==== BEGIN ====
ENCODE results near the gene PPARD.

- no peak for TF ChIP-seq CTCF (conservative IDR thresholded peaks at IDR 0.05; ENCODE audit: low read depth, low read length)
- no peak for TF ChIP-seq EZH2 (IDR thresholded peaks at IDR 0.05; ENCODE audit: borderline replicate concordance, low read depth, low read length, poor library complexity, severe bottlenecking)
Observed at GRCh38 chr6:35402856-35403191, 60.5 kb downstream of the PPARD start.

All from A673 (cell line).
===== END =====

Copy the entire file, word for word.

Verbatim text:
ENCODE results near the gene PPARD.

- no peak for TF ChIP-seq CTCF (conservative IDR thresholded peaks at IDR 0.05; ENCODE audit: low read depth, low read length)
- no peak for TF ChIP-seq EZH2 (IDR thresholded peaks at IDR 0.05; ENCODE audit: borderline replicate concordance, low read depth, low read length, poor library complexity, severe bottlenecking)
Observed at GRCh38 chr6:35402856-35403191, 60.5 kb downstream of the PPARD start.

All from A673 (cell line).